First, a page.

Reference: The Physicist's Fourier Transform (WIP)
Wikipedia’s reference is inadequate:
 It’s really hard to read because everything is full of \(\Gamma\) terms and other special functions.
 It’s not perfectly happy with everything being a distribution
 It doesn’t provide worked integrals to remind you how to do them.
 It doesn’t include a lot of >1d integrals, especially involving \(r\).
 It emphasizes \(\F\) instead of \(\F^{1}\), but I want to look up inverses a lot more often because they’re used in Green’s function problems.
 It includes all the different kinds of Fourier transforms, but we only care about the nonunitary transforms in \(\b{k}\).
 It emphasizes \(\bb{R}^1\) when we usually want generalizations to \(\bb{R}^n\).
 It takes a while to load that giant page.
Also, of course, it’s rigorous, and I don’t want to be. So I thought I would write my own.
In general Fourier transforms act on distributions and return distributions. I tend to just call them both “functions” because I don’t care about the difference (there’s a good argument to be made that physics should only ever care about distributions and ignore the mathematicians’ concept of “functions”). In some cases it seems to make sense for a Fourier transform to be operatorvalued as well; for instance, it feels reasonable to write \(\F(f(x)) = \partial_k\) for some choice of \(f\).
I’ll try to to include single and multivariable versions of everything. Also for each identity I’ll try to include at least an illustrative integral to produce it.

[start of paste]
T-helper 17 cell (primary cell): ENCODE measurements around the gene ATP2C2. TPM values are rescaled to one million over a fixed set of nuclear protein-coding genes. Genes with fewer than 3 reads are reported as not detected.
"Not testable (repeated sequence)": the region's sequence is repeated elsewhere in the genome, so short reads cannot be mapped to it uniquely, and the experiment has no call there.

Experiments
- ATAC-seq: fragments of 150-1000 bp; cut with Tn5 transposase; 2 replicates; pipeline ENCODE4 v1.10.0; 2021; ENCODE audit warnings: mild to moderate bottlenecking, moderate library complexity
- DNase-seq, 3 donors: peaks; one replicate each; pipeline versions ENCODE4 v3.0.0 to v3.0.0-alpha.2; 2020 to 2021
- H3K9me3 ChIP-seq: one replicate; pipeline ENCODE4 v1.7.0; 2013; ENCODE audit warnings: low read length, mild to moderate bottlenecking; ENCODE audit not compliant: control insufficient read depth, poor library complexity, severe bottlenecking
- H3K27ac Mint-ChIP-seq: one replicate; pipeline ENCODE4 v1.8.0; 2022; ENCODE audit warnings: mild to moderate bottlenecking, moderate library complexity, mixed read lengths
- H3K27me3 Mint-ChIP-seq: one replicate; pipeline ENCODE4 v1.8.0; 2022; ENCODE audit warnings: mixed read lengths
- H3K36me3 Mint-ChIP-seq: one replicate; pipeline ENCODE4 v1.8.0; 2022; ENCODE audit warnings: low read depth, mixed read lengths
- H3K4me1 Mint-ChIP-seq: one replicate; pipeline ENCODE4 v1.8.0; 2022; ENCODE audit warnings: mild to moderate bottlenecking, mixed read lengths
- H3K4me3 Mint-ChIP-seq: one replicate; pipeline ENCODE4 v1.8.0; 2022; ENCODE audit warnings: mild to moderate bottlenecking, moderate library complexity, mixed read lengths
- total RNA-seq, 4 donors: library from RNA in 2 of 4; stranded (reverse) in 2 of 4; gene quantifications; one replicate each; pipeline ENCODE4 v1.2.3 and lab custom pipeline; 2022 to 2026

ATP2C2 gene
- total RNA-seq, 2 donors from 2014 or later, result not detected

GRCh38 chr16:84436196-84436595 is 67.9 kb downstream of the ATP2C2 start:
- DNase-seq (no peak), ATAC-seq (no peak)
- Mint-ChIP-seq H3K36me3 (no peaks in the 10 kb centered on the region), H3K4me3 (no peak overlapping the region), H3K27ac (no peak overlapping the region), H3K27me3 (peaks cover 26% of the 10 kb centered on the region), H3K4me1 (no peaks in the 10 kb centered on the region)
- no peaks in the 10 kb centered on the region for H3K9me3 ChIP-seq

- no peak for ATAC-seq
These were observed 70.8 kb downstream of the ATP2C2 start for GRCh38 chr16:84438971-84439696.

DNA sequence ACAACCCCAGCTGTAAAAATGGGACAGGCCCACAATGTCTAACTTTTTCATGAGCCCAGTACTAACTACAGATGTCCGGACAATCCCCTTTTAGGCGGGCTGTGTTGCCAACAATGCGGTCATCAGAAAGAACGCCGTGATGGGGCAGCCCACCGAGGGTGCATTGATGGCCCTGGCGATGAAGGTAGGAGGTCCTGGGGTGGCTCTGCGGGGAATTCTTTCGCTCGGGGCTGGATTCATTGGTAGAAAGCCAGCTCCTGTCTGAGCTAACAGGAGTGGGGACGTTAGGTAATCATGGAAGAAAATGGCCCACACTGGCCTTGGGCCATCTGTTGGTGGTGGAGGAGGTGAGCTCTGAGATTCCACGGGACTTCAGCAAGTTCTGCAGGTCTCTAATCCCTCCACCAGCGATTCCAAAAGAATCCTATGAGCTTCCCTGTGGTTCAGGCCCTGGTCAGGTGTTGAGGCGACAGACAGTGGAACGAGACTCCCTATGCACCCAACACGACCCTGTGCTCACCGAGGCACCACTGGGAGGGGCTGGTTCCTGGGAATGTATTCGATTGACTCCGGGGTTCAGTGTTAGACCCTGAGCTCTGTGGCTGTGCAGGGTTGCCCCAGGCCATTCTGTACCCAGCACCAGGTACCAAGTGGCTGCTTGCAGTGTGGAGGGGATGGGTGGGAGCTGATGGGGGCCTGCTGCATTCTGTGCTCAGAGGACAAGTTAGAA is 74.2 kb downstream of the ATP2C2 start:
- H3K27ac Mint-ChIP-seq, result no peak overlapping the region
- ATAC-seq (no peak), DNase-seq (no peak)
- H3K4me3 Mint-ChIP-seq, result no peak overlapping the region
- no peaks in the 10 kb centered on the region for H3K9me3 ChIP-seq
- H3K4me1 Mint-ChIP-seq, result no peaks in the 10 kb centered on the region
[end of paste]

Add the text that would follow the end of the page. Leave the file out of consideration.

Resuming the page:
Many of these integrals aren’t rigorous, but the fact that the identities sorta work means that, if there’s a right answer, it has to be the same as the one we get (at least I think it does?). It’s just that many of them have to be interpreted as distributions or operators to be meaningful. In general transforms of functions that don’t involve \(\frac{1}{x}\) are pretty manageable, and functions that involve \(\frac{1}{x}\) get weird and often get into weird distribution stuff like the principal value \(\P\). More on that later.
If not indicated, integrals are over the whole real line (or the whole \(\bb{R}^d\) space if they’re multivariable).
1. Basics
The basic definition of the Fourier transform in \(\bb{R}^d\) space:
\[\hat{f}(\b{k}) = \F(f(\b{x})) = \int f(\b{x}) e^{i \b{x} \cdot \b{k}} d^d \b{x}\]The inverse transform:
\[f(\b{x}) = \F^{1} (\hat{f}(\b{k})) = \frac{1}{(2\pi)^d} \int \hat{f}(\b{k}) e^{i \b{x} \cdot \b{k}} d^d \b{k}\]In this reference I’ll list both the \(x \ra k\) and \(k \ra x\) versions of each transform for convenience, but generally they are only a sign change + constant change away from the original transforms:
\[\begin{aligned} \F(\hat{f}(\b{x})) &= \int \hat{f}(\b{x}) e^{ i \b{k} \cdot \b{x}} d^d \b{x} \\ &= (2\pi)^d [ \frac{1}{(2 \pi)^d} \int \hat{f}(\b{x}) e^{i (\b{k}) \cdot \b{x}} d^d \b{x}] \\ &= (2 \pi)^d [\F^{1}[\hat{f}](\b{k})] \\ &= (2 \pi)^d f(\b{k}) \\ \F^{1}(f(\b{k})) &= \frac{1}{(2 \pi)^d} \hat{f}(\b{x}) \end{aligned}\]The basic interpretation of the Fourier transform is that: functions \(f(x)\) are better thought of as abstract geometric objects which are being written in the \(x\) basis; the Fourier transform is a changeofbasis operation that rewrites the function in the \(k\) basis, whose basis elements are constantfrequency rotations \(e^{ikx}\) instead of positions.